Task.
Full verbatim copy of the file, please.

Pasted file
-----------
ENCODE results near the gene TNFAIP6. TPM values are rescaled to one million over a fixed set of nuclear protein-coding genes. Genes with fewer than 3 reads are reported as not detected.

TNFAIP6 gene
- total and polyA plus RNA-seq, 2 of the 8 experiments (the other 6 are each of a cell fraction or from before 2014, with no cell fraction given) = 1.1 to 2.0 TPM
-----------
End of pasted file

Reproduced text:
ENCODE results near the gene TNFAIP6. TPM values are rescaled to one million over a fixed set of nuclear protein-coding genes. Genes with fewer than 3 reads are reported as not detected.

TNFAIP6 gene
- total and polyA plus RNA-seq, 2 of the 8 experiments (the other 6 are each of a cell fraction or from before 2014, with no cell fraction given) = 1.1 to 2.0 TPM